Think for a moment about your favorite symphony. Now think about its final movement. What is it that makes the final movement of a symphony into a grand finale? Three simple answers come to my mind.

First, it appears at the end of the symphony. There is no more music to come. Accordingly, this is the composer’s last opportunity to sum up his message and get it across to his audience with a final burst of artistic power and panache.

Secondly, it reprises the themes that the composer gave us in the previous movements. When it does, however, it does so “grandly.” Here the composer skillfully weaves together all his earlier motifs, so that we not only hear them again, but also hear them afresh, with fresh power. We hear them in new, startling, and beautiful relations with one another. We hear them in such a way that the whole symphony is somehow poured into the last part of the symphony.

Finally, precisely because it is a grand finale, it does not typically introduce any new musical themes. Instead, the composer devotes himself more or less exclusively to a fresh, inspiring, and majestic recapitulation of the old.

All three of these observations apply to the Revelation, and in a way that helps us understand it to its depths.

Like a grand finale, the Revelation appears at the end of the great symphony of biblical revelation. By God’s wise decree, it is the last book of the Bible. What’s more, its contents positively cry out that it should be the last book, since it is so thoroughly taken up with the last things: the Last Days, the Last Battle, the (last) Resurrection, and the (last) Judgment, the last two of which occur at the last Coming of the Last Man (1 Cor. 15:45). The claims of Church History’s false prophets notwithstanding, Spirit-taught Christians find it unthinkable that God, having given us a book like this, would give us any more. And indeed, this is the testimony of the Revelation itself (21:18-19). The Revelation is the Book of the End; therefore it rightly appears at the end of the Book (1:8; 2:26; 21:6; 22:13).

Like a grand finale, the Revelation also incorporates various biblical texts, historical references, theological doctrines, and images and numbers drawn from the preceding movements of Holy Scripture, both Old Testament and New. The allusions super-abound. There are references to the Garden of Eden, Moses, the Exodus, Elijah, Mount Zion, the Temple, the birth of Jesus, the murderous cruelty of Herod, the preaching of the disciples two by two, and Christ’s resurrection, ascension, session, heavenly reign, and Parousia.

These only scratch the surface. Westcott and Hort, Bible translators and commentators, counted nearly 400 references to the OT in the Revelation. Some say there are more. In Revelation 12 alone we find quotes from—or allusions to—Genesis, Exodus, Deuteronomy, Psalms, Song of Solomon, Isaiah, Hosea, Micah, Daniel, Zechariah, Matthew, Luke, John, 2 Corinthians, Galatians, 1 Peter, 1 John, and Jude. Clearly, the Revelation is not simply historical narrative, law, poetry, gospel, or epistle. Rather, it is something completely new under the biblical sun. It is a final prophetic word to the universal Church, clothed in raiment woven together from all that has gone before it. As such, it is not only prophetic scripture, but also the Grand Finale of All Scripture.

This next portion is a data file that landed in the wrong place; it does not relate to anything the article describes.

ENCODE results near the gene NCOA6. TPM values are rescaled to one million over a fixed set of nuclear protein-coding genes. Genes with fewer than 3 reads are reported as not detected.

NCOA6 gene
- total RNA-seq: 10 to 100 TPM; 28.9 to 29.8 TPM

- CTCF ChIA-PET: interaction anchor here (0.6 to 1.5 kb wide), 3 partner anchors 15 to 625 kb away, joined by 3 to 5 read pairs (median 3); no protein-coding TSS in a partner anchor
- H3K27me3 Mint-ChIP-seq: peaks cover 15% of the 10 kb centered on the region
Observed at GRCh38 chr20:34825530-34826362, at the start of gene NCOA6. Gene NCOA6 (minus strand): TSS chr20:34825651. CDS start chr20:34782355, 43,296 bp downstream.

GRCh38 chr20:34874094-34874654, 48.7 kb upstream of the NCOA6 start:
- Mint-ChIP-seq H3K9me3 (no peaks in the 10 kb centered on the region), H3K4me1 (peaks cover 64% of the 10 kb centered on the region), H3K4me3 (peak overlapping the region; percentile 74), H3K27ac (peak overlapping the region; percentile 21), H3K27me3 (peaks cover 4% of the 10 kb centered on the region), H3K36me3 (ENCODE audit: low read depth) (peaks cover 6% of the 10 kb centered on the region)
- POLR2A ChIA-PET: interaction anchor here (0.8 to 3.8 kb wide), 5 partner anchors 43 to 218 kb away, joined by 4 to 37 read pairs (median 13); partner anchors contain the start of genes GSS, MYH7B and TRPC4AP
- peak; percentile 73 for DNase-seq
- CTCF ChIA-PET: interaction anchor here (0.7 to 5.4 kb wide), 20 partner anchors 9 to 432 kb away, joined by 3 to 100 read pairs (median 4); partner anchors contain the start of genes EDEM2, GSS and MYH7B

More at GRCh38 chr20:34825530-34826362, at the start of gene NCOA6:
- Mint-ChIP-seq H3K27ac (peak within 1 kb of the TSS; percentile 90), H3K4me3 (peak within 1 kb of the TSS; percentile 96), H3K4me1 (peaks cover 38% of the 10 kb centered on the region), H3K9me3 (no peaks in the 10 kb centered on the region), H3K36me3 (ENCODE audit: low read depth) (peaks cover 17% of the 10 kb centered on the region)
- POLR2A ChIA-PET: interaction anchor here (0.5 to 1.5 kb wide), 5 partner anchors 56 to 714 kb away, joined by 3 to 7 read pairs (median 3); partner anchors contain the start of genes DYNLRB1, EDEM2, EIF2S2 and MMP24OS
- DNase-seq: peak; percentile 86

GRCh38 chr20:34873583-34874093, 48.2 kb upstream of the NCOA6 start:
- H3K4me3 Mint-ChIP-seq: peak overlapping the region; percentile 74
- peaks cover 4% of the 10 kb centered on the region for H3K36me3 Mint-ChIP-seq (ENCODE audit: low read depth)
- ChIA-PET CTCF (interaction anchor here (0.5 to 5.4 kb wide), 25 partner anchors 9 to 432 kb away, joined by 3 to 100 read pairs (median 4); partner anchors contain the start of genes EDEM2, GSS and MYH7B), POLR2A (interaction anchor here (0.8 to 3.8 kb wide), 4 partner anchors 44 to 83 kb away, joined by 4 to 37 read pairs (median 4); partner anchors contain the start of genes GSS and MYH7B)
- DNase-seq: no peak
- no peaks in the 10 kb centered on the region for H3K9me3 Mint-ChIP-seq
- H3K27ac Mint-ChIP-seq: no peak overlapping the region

If so, the implications are important. For if the Revelation really is the Grand Finale of All Scripture, then we should not expect it to introduce new themes (i.e., doctrines). It is not the purpose of a grand finale to introduce new themes; its purpose is to creatively recapitulate the old.

And when we examine the Revelation, we find that this is indeed the case. Here there is nothing new, nothing other than what Christ and the apostles have already taught us in the New Testament. There is nothing new about the trinity, the creation, the fall, the eternal covenant, the nature and structure of the Kingdom of God, or the Consummation at Christ’s return. Rather, we simply find the Holy Spirit speaking to us over and again about these old and well-established truths. However, when he does, he does so in new and astonishing ways: in beautiful, powerful, and supremely inspiring visions and symbols. Here he weaves together all that has gone before in Holy Scripture, even as he celebrates—one final time—the exaltation of the One who is the grand theme of Holy Scripture: the High King of heaven and earth.

All evangelical Christians are aware of the great debate surrounding biblical eschatology, and most realize that the nub of the controversy centers around the proper interpretation of Revelation 20. Therefore, please let this convinced amillennarian close with a few questions.

If, as I have suggested, the Revelation really is the Grand Finale of All Scripture, then does not this simple fact greatly help us to resolve the debate?  For is it likely that just a few measures prior to its end (i.e., in chapter 20), God would suddenly introduce a completely new eschatological theme (i.e., a future 1000-year earthly reign of Christ)? Moreover, what if that theme had not been mentioned in any other part of the Revelation? What if it was never mentioned in the rest of the New Testament? What if it was never mentioned in the Old Testament? What if it could not be harmonized with the eschatology of the Revelation, the OT, or the NT? And finally, what if embracing it threatened to destroy the eschatological harmony that previously existed between them all?

Yes, the Grand Finale of All Scripture has much to teach the contestants in the great end time debate. My prayer is that we all may hear it, thrill to it, come together, and come home.